By looking through the incision, the surgeon will be able to evaluate the lungs, heart, and surrounding area to see if and where the mesothelioma has spread. If cancer is found, the surgeon can take a substantial sample of tissue, sometimes removing the entire tumor.


During a laparotomy, the doctor cuts a large incision in the patient’s stomach to examine organs, identify a source for fluid buildup and retrieve a biopsy. A laparotomy is performed if peritoneal mesothelioma is suspected.

As with a thoracotomy, the doctor will be able to view the organs through the incision to determine if cancer is present and whether it has spread, as well as be able to collect a substantial tissue sample and drain fluid. If the surgeon retrieves a tissue sample, it will be sent to a pathologist. In some instances, the surgeon may decide to remove the entire tumor, which will prevent the need for further surgeries down the road.

Most doctors will try less invasive biopsy options before suggesting an open surgical biopsy. But if the tumor is in a location that is hard to reach with a needle or endoscopy, or if previous biopsies were inconclusive, an open surgical biopsy may become necessary.

What do Surgical Biopsies Detect?

Whether an endoscopic or open surgical biopsy, the goal is the same—the collection of a substantial tissue sample for analysis. Once they collect the tissue, your surgeon will send it off to the pathologist for a report.

The pathologist will conduct a histology test (a tissue sample that is viewed under the microscope with the aid of special dyes). He or she will examine the sample to determine whether cancer cells are present and, and if so, what type of cancer they are. If the cancer cells prove to be mesothelioma cells, the specialist will also be able to determine what type of mesothelioma and what stage the disease is in.

Benefits of a Surgical Biopsy

There are numerous benefits to getting a surgical biopsy:

  • The doctor gains a visual of the cancer and the patient’s organs, making it easier to determine whether the cancer is spreading or not
  • The quality of the tissue sample gathered from a surgical biopsy is significantly better than other forms of biopsies and produces much more certain diagnoses
  • If the surgeon deems it necessary during an open surgical biopsy, he or she can perform an emergency procedure and remove the tumor altogether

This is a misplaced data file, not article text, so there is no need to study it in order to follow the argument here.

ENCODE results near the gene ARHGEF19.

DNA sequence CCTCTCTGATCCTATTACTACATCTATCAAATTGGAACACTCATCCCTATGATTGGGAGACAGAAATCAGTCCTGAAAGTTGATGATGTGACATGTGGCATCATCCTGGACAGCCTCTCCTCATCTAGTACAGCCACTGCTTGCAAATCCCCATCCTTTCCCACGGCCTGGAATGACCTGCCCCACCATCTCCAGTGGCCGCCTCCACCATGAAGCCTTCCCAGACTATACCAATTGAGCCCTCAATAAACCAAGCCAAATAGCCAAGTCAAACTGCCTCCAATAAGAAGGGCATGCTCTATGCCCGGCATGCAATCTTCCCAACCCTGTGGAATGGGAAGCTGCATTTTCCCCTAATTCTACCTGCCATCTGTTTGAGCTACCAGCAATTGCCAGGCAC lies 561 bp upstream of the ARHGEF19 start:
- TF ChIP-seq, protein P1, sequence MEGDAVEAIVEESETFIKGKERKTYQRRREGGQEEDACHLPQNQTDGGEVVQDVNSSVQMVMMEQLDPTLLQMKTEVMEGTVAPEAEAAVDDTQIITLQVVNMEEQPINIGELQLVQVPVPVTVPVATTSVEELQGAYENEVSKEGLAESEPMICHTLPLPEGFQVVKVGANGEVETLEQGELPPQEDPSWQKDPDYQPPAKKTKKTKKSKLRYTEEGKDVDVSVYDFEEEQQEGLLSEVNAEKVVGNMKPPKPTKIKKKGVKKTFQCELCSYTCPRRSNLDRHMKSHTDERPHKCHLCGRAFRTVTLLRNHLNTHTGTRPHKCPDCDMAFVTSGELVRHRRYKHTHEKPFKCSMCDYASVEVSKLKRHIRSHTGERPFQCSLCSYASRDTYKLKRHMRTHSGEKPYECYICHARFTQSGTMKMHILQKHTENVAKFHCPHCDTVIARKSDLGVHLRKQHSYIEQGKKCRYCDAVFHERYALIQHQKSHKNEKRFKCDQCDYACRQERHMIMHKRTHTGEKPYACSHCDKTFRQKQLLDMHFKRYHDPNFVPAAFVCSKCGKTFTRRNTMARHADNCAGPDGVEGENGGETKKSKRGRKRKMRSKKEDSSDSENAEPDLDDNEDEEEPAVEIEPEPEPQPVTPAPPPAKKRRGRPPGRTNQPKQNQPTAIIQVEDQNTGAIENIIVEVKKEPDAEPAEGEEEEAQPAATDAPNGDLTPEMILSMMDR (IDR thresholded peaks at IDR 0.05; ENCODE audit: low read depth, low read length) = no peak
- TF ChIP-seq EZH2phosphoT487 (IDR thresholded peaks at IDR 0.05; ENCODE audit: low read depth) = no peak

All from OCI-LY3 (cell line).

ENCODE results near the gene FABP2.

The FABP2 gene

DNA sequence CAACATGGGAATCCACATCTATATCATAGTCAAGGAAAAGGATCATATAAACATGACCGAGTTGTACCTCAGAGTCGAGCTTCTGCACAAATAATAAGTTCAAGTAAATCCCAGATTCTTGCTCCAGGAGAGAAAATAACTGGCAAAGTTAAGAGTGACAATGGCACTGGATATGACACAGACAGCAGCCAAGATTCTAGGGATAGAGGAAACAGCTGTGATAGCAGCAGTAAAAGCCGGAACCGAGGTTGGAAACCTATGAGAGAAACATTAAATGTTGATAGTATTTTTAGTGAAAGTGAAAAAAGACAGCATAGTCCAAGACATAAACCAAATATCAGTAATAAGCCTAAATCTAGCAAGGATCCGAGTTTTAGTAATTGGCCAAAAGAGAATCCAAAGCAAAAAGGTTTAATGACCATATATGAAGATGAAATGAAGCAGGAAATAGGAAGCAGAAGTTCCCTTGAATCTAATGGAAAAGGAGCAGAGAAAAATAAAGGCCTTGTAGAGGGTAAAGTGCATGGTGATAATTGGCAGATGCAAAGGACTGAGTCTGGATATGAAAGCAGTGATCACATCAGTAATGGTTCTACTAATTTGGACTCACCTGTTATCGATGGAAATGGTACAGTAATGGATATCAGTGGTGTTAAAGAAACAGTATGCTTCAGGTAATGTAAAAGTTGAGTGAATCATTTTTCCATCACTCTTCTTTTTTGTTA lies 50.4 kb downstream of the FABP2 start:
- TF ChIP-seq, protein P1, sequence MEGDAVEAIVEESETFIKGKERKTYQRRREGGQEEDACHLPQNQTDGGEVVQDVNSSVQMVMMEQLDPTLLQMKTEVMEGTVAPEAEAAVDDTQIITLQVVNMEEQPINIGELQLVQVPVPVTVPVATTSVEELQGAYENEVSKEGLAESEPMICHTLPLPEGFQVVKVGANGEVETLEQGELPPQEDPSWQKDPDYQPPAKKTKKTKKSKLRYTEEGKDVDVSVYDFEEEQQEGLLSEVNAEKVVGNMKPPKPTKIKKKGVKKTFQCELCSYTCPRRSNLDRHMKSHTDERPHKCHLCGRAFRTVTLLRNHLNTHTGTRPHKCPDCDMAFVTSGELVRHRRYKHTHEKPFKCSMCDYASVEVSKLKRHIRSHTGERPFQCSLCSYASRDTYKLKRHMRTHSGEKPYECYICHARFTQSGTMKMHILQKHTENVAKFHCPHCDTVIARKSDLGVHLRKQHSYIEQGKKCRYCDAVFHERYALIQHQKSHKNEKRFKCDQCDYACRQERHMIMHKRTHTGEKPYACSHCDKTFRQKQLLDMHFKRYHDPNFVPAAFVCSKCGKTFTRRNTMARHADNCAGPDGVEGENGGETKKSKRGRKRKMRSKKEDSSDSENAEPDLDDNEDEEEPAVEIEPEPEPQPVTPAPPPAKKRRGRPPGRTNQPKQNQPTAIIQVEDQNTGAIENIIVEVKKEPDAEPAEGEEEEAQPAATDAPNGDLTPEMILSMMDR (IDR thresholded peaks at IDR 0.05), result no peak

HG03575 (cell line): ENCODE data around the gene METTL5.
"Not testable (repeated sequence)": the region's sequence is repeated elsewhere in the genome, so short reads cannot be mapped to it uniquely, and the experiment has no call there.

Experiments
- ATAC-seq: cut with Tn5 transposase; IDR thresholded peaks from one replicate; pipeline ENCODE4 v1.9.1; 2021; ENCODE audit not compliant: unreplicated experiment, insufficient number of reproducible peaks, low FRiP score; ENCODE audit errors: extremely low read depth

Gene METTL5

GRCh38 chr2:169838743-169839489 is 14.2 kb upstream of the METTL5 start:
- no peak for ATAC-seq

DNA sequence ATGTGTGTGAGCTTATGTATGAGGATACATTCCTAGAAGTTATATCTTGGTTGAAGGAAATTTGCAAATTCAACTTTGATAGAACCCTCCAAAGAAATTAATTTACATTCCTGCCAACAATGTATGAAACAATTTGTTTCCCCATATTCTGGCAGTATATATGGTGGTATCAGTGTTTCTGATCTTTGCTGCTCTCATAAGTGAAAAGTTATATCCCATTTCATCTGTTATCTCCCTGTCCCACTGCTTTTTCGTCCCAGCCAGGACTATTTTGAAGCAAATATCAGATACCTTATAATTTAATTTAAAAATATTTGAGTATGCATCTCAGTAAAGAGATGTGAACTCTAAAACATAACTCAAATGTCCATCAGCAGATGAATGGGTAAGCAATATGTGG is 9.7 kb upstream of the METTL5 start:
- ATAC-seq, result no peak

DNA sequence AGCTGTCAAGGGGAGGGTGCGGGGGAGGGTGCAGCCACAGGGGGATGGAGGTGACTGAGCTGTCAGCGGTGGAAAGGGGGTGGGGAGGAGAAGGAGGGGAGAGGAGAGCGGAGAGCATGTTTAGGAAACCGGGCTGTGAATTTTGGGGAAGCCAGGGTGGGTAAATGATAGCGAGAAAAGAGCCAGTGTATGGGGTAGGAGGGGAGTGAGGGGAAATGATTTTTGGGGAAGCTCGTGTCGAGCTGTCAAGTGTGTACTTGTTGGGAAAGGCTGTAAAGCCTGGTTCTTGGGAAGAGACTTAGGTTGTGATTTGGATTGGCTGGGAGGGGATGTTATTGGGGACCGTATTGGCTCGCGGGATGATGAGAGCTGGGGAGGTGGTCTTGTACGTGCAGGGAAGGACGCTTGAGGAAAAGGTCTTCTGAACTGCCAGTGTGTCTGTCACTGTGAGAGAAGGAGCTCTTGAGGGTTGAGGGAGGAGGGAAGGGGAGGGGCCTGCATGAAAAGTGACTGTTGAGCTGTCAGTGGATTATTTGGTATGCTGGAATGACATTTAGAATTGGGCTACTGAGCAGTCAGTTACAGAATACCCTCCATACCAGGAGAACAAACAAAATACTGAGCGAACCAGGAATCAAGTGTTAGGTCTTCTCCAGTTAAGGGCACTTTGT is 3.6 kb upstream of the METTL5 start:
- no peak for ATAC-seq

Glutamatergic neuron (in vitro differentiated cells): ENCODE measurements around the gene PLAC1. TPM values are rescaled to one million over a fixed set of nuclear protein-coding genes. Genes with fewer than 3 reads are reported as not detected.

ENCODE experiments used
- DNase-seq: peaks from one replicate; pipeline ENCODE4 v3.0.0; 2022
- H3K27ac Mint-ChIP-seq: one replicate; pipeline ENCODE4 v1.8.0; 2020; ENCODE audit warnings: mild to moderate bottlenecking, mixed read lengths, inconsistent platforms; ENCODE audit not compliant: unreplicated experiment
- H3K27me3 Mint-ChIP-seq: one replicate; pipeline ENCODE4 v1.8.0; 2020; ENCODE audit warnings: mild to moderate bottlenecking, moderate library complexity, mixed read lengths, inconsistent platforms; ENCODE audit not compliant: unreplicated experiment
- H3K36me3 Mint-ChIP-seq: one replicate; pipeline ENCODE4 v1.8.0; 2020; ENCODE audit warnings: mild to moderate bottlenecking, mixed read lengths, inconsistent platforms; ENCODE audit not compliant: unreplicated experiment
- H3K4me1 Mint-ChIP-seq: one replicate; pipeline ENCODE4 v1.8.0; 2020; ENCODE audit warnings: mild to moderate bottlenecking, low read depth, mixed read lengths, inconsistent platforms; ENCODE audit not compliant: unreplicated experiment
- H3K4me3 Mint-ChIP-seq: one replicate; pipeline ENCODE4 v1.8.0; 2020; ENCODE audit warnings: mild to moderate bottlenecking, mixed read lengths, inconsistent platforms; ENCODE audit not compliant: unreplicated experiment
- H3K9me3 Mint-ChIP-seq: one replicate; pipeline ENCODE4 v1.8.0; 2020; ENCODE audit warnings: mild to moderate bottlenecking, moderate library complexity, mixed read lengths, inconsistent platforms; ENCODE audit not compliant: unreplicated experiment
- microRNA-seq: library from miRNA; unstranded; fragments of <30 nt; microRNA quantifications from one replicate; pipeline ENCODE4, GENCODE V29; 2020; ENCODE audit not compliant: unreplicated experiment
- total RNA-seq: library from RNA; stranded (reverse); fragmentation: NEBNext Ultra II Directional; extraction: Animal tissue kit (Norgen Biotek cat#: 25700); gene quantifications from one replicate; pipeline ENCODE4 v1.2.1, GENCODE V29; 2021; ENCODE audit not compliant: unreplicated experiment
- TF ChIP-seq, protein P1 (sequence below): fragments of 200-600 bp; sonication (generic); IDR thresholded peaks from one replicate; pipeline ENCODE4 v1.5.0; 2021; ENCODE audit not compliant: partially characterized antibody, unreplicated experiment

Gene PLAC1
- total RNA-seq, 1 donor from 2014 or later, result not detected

• Open surgery biopsies still provide the opportunity to drain any and all fluid

Risks Associated with Surgical Biopsies

While surgical biopsies are more invasive procedures, their risks are still low. Endoscopic biopsies have almost no risks associated with them, as the incisions and tools are so small and the operation is quick.

However, there is still the chance of a bad reaction to the anesthesia, which is present during any surgery. There is also the chance that the incisions could get infected if not cared for properly, and very rare risk of bleeding, organ injury or organ failure (in the most extreme, unlikely case).

Risks for open surgical biopsies are similar. The biggest risk is that of a negative reaction to the anesthesia, including headache, nausea, vomiting, etc. There is also the risk of infection, injury to blood vessels or organs, excessive bleeding, pain and fluid buildup.

Recovery time for both will be longer than non-surgical biopsy options, but the open surgery biopsy will require the longest recovery time by far. The speed of the recovery will depend on, at least in part, the health of the patient.

Seeking a Second Opinion

Diagnosing mesothelioma can be incredibly difficult. Numerous cancers, including lung cancer, can exhibit the same symptoms that mesothelioma does. You need a definitive, accurate diagnosis to ensure that you get the proper treatment and can gain every precious moment back that you can.

While surgical biopsies have a much higher accuracy rate, if you have not pursued a second opinion about your diagnosis, you need to. If you need help finding a mesothelioma specialist in your area, or if you would like assistance understanding your recent diagnosis, please contact our Patient Advocates today.

View Author and Sources

  1. American Cancer Society, “How Is Malignant Mesothelioma Diagnosed?” Retrieved from: alrig Accessed on January 19, 2018.
  2. Cancer Council Victoria, “Diagnosing Mesothelioma” Retrieved from: Access on January 18, 2018.
  3. Cancer Research UK, “Thoracoscopy and pleural biopsy” Retrieved from: Accessed on January 19, 2018.

Last modified: May 7, 2018